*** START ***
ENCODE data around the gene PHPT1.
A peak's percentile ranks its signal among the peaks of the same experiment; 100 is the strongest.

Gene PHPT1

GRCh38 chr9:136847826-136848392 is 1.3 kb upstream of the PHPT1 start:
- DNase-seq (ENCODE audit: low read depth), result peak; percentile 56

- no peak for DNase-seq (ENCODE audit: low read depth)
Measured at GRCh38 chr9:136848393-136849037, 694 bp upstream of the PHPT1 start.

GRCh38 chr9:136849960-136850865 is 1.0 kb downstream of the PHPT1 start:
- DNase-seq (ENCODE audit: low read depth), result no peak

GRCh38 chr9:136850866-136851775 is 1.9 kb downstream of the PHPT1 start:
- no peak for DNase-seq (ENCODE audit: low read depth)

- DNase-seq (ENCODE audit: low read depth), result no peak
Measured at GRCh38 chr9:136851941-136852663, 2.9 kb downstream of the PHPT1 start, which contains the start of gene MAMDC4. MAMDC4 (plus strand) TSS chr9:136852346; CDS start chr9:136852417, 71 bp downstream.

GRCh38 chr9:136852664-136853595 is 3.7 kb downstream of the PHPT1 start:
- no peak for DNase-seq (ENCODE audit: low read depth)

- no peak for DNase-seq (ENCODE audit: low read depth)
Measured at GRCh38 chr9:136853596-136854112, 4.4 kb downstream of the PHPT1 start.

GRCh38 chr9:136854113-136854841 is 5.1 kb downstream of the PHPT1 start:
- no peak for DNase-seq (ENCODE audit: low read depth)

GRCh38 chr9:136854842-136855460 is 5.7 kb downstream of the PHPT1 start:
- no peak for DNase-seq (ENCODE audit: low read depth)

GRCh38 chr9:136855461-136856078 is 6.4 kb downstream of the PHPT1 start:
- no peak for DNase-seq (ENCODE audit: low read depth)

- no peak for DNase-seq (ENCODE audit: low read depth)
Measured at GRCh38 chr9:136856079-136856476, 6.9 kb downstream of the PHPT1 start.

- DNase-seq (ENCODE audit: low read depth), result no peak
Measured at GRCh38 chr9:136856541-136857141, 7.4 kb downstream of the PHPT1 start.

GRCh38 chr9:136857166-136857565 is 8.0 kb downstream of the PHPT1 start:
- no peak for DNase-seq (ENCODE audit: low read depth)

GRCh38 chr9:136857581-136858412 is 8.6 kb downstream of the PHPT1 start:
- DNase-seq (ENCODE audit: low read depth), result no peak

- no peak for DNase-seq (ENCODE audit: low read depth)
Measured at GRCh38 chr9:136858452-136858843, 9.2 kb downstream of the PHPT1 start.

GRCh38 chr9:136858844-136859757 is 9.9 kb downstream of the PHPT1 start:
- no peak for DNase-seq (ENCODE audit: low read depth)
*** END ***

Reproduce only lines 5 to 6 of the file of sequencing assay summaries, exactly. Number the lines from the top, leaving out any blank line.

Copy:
- DNase-seq (ENCODE audit: low read depth), result peak; percentile 56

- no peak for DNase-seq (ENCODE audit: low read depth)